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Business Process Analysis in PowerBI using R visuals

Today companies store huge amounts of data related to their various business processes. This data can help discover, monitor and improve your actual business process. The process of extracting process knowledge from data is called Process Mining. Process Mining can help gain better visibility, improve KPIs and eliminate bottlenecks.

 

One of the popular open source packages to help with process mining is bupaR. It is an open-source, integrated suite of R packages for the handling and analysis of business process data. It was developed by the Business Informatics research group at Hasselt University, Belgium. It currently consists of many packages which can help in calculating descriptives, process monitoring and process visualization.

02.png

The bupaR is the core package of the framework. It includes basic functionality for creating event log objects in R. It contains several functions to get information about an event log and provides specific event log versions of generic R functions. Together with the related packages, each of which has its own specific purpose, bupaR aims at supporting each step in the analysis of event data in R, from data import to online process monitoring.

 

The good news is that now PowerBI service supports bupaR visuals. Let’s explore what we can do! Our attempt here is to just quickly show a few possibilities with bupaR and PowerBI. You can read more about bupaR in some of the links below. For more information on how to create R visuals in the Power BI service, please see Creating R visuals in the Power BI service and Create Power BI visuals using R.

 

Let’s consider the scenario of patients arriving in an emergency department of a hospital. The event data in this example comes from "patients" dataset from eventdataR package. I made the sample data as a .csv file, then imported the data into PowerBI desktop and next I will show you how to use bupaR to create event logs and plot visuals from PowerBI. The data looks like below picture in PowerBI desktop. 

01.png

If you are interested to see the process map for the "completed"  patients event log, which starts with "Registration" and ends with "Check-out", you can create the R visual in the Power BI Desktop with the following R script:

script01.png

Once it gets published to Power BI service, we can see it renders as the following image.

visual01.png

If you want to see frequency in the process map, it can be created explicitly using the frequency function. The colors can be modified through the color_scale argument.

 

library(bupaR)
library(DiagrammeR)

patientsData <- dataset
patientsData$time <- as.POSIXct(patientsData$time, tz = "GMT", format = c("%Y-%m-%d %H:%M:%OS"))
x <- patientsData %>%
        eventlog(
            activity_id =  "handling",
            case_id = "patient",
            resource_id =  "employee",
            activity_instance_id =  "handling_id",
            lifecycle_id =  "registration_type",
            timestamp = "time"
        ) %>% process_map(type = frequency("relative", color_scale = "Purples"), render=FALSE)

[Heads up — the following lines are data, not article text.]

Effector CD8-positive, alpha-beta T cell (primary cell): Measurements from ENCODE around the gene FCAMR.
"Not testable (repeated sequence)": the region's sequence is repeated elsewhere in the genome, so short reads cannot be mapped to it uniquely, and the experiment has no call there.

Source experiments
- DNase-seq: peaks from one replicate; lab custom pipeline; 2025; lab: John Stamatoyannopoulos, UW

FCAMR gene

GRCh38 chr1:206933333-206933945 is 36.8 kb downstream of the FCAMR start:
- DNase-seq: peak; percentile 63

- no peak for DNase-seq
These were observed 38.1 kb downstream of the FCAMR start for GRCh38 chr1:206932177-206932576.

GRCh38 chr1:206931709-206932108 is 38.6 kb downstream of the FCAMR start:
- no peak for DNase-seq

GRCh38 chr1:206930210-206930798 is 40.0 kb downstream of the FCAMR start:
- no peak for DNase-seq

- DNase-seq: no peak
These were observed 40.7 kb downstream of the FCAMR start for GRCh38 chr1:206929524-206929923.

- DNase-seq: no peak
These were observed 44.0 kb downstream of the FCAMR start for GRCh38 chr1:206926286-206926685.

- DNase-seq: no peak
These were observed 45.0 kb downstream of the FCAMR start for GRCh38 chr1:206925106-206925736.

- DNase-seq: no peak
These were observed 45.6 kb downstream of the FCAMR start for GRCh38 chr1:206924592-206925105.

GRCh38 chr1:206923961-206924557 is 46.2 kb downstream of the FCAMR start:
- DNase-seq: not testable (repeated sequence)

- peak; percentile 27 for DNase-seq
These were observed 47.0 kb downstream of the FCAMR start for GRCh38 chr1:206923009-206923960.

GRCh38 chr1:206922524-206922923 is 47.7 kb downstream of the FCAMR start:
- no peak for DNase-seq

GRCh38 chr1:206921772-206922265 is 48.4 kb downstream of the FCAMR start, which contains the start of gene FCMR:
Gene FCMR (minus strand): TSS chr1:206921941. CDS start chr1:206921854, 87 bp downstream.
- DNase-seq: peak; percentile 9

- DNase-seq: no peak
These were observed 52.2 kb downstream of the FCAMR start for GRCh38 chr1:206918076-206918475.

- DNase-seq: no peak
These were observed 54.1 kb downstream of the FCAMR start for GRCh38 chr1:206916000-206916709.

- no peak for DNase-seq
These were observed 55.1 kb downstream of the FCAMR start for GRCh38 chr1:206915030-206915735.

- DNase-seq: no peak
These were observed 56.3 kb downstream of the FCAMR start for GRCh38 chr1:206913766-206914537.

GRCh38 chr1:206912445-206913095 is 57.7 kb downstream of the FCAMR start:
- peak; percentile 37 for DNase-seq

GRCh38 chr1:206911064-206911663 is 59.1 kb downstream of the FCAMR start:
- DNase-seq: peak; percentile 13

export_graph(x, "result.png", file_type = "png")

visual02.png

 

Another example below uses Performance profile focusing on processing time of activities.

 

library(bupaR)
library(DiagrammeR)

patientsData <- dataset
patientsData$time <- as.POSIXct(patientsData$time, tz = "GMT", format = c("%Y-%m-%d %H:%M:%OS"))
x <- patientsData %>%
        eventlog(
            activity_id =  "handling",
            case_id = "patient",
            resource_id =  "employee",
            activity_instance_id =  "handling_id",
            lifecycle_id =  "registration_type",
            timestamp = "time"
        ) %>% process_map(performance(median, "days"), render=FALSE)

export_graph(x, "result.png", file_type = "png")

 

visual03.png

Different activity sequences in the event log can be visualized with trace_explorer. It can be used to explore frequent as well as infrequent traces. The coverage argument specifies how much of the log you want to explore. Below example shows the most frequent traces covering 98.5% of the event log.

 

library(bupaR)
patientsData <- dataset
patientsData$time <- as.POSIXct(patientsData$time, tz = "GMT", format = c("%Y-%m-%d %H:%M:%OS"))
patientsData %>%
    eventlog(
        activity_id =  "handling",
        case_id = "patient",
        resource_id =  "employee",
        activity_instance_id =  "handling_id",
        lifecycle_id =  "registration_type",
        timestamp = "time"
    ) %>% trace_explorer(type="frequent", coverage = 0.985)

visual04.png

The last example below shows in how many cases each of the activities is present. 

 

library(bupaR)
patientsData <- dataset
patientsData$time <- as.POSIXct(patientsData$time, tz = "GMT", format = c("%Y-%m-%d %H:%M:%OS"))
patientsData %>%
    eventlog(
        activity_id =  "handling",
        case_id = "patient",
        resource_id =  "employee",
        activity_instance_id =  "handling_id",
        lifecycle_id =  "registration_type",
        timestamp = "time"
    ) %>% activity_presence %>% plot

 

visual05.png

 

Known limitation:

The dataset in PowerBI is a dataframe. To use bupaR, you'll need to convert it to event logs as the given sample R scripts.

 

References:

1. https://en.wikipedia.org/wiki/Process_mining

2. https://www.bupar.net/index.html

3. https://www.r-bloggers.com/bupar-business-process-analysis-with-r/

 

Lei Qian  | Software Engineer at Microsoft Power BI (Artificial Intelligence) team